A UK entrepreneur developing mushroom-based insulation and other biological materials for the construction industry has won an international award for innovation.
Ehab Syed, who founded his company Biohm in 2016, says the insulation will be available for sale in the coming months and that he has been in discussions with Tata Steel, Heathrow Airport and some of the UK’s top housebuilders to use his materials.
His team has developed building insulation made of mycelium – the vegetative part of a mushroom – which he says has superior insulation qualities, is naturally self-extinguishing, feeds off waste while it grows, and purifies the air once in place.
Syed beat contestants to win the Leadership category in the COINS Grand Challenge built-environment progress awards in San Antonio, Texas, in June.
Biohm explores “biomimetic” construction techniques that are “completely natural, biodegradable and vegan”, according to Northumbria University, Newcastle, where Syed is studying for a PhD in architecture.
“My vision is quite ‘out there’ for the construction industry, so it was very surprising to win the COINS award, but also very interesting to see that the industry is ready to embrace biological materials when you can find a way to make it work,” Syed said.
Mycelium insulation blocks are made by letting the fungus feed on a substrate such as sawdust and grow into a shaped mould.
Filaments fuse together quickly and the growth can be stopped when the substance is dried, “creating a rigid material which can be sanded and painted”, according to this article by London’s The Building Centre.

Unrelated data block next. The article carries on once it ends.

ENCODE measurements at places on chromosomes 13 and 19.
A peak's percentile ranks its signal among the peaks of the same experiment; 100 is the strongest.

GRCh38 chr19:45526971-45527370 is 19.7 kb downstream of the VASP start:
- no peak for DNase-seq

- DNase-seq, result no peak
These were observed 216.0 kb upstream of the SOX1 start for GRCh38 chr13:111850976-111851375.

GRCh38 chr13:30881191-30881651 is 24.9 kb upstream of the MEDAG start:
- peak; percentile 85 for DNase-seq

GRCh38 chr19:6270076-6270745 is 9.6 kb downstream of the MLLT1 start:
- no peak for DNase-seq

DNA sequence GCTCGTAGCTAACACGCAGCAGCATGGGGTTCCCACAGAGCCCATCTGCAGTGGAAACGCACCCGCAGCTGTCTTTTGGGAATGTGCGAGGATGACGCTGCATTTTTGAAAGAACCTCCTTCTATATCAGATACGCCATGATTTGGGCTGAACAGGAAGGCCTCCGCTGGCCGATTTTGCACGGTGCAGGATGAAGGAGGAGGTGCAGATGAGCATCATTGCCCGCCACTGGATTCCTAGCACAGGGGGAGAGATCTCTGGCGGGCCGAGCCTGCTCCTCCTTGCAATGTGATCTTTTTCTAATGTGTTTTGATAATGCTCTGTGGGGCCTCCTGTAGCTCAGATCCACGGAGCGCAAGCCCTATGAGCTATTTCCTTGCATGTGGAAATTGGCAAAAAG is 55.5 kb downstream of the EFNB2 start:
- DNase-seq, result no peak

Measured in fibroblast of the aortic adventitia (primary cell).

“We’d like to lead the construction industry to a biomimetic future, where everything is inspired by natural processes and biological systems. This will allow us to create a much more energy efficient, resource efficient and healthier built environment,” Syed said.
Biohm has also developed an interlocking construction system called Triagomy, based on the molecular structure of carbon, which enables walls to be easily moved and rooms added to existing buildings with little fuss.
Syed claims that if just 150 buildings were constructed with biomimetic techniques each year in the UK, it would reduce the country’s energy consumption by 300 million kilowatt hours and divert 10 million tonnes of waste from landfill, saving £5bn annually.
Before launching Biohm, Syed studied civil and design engineering and integrated product design at Manchester Metropolitan and Brunel universities.
Filaments fuse together quickly and the growth can be stopped when the substance is dried (Biohm)
He combines his PhD work with running Biohm, dividing his time by working for the company between 9am-4pm and then studying from 4pm-10pm.
“It’s full-on,” he said, “but it’s something I’m really enjoying and passionate about.”
He is attracting attention. Within four months of beginning his PhD, Syed won the Materials for Architecture Young Researchers Forum 2018 Prize and he has just won a Shell LiveWIRE Smarter Future Programme award.
He was also shortlisted for the United Nations’ Young Champions of the Earth award, where he was one of just five finalists selected for the European region.
Top image: Mycelium insulation blocks are made by letting the fungus feed on a substrate such as sawdust and grow into a shaped mould (Biohm)